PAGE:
Lessons From Transport For The Sponsorship Of Major Projects

A new report, commissioned by the Permanent Secretary of the Department for Transport (DfT) Bernadette Kelly and the Chief Executive of the Infrastructure and Projects Authority Matthew Vickerstaff, has identified lessons to increase confidence that future transport, infrastructure and wider Government projects are delivered with confidence, predictability and control.

Lessons from transport for the sponsorship of major projects follows a review conducted in response to issues encountered in major projects sponsored by DfT, including timetabling changes in May 2018 and the delayed opening of Crossrail.

In her introduction to the report, Ms Kelly identifies two points that emerge from this work: “The first is that successful delivery of projects is as much about the interaction of human behaviours – in particular around accountability, trust and transparency – as it is about processes. The second is that major projects of this scale and complexity are inherently difficult so we must constantly challenge ourselves to strive for excellence if we are to deliver for users and taxpayers.”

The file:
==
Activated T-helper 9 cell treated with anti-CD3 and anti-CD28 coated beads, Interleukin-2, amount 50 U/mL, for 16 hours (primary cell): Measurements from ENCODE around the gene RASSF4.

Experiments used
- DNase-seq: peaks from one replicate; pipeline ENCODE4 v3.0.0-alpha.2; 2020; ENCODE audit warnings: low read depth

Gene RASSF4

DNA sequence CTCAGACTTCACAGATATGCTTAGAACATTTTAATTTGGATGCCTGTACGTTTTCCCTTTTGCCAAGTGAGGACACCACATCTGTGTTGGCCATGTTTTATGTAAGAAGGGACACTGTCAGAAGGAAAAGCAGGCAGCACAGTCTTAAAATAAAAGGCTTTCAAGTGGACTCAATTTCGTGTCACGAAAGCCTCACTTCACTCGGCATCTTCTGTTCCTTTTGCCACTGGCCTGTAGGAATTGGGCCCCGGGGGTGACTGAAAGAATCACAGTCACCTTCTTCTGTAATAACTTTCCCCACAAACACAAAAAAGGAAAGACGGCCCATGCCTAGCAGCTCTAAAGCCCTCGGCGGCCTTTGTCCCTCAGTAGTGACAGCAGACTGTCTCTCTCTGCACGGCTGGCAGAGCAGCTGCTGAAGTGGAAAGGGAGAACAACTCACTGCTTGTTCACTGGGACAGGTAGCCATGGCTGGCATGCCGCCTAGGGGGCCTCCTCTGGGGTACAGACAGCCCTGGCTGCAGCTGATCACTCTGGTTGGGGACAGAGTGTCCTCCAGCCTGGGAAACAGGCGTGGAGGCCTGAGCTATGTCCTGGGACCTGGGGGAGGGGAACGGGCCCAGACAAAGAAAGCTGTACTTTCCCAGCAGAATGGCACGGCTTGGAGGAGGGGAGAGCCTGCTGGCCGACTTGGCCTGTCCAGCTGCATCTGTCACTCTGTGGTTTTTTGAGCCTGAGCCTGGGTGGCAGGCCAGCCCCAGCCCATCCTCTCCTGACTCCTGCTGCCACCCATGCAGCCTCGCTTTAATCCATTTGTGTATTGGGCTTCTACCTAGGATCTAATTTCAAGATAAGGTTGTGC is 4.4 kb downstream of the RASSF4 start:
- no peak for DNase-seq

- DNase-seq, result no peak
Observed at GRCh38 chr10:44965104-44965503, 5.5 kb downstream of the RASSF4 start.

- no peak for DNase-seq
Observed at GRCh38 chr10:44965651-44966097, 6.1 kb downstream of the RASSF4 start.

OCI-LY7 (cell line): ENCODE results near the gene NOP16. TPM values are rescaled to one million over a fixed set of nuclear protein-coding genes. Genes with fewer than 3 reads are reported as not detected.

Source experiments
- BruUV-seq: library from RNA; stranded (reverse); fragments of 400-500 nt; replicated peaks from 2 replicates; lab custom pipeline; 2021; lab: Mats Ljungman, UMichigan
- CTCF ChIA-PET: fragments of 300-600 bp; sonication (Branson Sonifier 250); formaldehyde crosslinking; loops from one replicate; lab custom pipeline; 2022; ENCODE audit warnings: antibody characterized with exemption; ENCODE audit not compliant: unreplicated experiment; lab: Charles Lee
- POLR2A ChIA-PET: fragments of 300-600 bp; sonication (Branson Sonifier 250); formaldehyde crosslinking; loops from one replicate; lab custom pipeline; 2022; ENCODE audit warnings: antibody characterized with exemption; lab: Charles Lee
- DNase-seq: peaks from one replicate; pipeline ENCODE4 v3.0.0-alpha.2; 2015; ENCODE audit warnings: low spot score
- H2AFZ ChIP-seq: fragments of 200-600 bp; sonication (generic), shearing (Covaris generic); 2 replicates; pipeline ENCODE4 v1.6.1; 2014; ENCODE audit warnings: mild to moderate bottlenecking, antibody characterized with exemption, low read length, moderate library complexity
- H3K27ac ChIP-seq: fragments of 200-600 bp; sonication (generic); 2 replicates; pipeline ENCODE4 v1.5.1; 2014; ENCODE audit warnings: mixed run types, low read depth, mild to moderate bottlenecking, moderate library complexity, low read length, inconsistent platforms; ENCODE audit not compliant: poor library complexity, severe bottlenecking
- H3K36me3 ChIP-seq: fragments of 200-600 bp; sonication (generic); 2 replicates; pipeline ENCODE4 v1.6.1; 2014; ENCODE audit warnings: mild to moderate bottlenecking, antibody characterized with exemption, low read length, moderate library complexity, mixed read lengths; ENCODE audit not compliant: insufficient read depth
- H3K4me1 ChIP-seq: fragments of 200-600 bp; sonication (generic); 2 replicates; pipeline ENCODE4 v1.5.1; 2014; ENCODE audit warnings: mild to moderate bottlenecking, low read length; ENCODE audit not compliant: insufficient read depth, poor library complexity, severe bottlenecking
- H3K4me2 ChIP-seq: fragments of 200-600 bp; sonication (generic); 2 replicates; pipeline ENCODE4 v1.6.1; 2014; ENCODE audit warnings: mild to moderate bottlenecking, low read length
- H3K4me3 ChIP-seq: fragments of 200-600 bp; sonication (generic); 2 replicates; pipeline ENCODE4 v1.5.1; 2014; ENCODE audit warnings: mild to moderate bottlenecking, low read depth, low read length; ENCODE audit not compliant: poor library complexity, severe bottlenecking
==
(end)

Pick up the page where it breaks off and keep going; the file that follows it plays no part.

The Department for Transport has also published an A3 poster outlining lessons learnt relating to accountability, authority, alignment, and disclosure, and the design, construction, commissioning and operations stages of major projects, which can be downloaded here.

The report highlights five themes that encompass the lessons identified:

  • Accountability must be unambiguous – separating policy from delivery allows organisational specialisation but creates boundaries and the scope for blurred accountabilities. Departments must ensure clarity of role and the extent of autonomy of both individuals and organisations involved in project delivery.
  • Behaviour matters more than process – the report identifies the need to actively counter wrong behaviours and decisions through calm and objective assessment of the evidence, and by instilling the right behaviours within and between organisations.
  • Control schedule and benefits as well as cost – most projects focus on cost at the expense of other success factors rather than protecting benefits and schedule. Projects fail to manage costs and time to target as the targets themselves are often locked-in too early, and before there is sufficient evidence to gauge their feasibility.
  • Deal with systems integration risk –  System integration failures typically present late in the project life-cycle but sponsors need to establish the conditions for success at the start of the project. These include limiting complexity,ensuring clear accountability for managing systems integration with a capable and empowered organisation, ensuring that work is packaged in a way that reduces interfaces between suppliers, and by diligently protecting the duration of test phases.

If you are a CECA member and would like to input your views on this report or other aspects of major project delivery, please contact CECA Director of External Affairs Marie-Claude Hemming.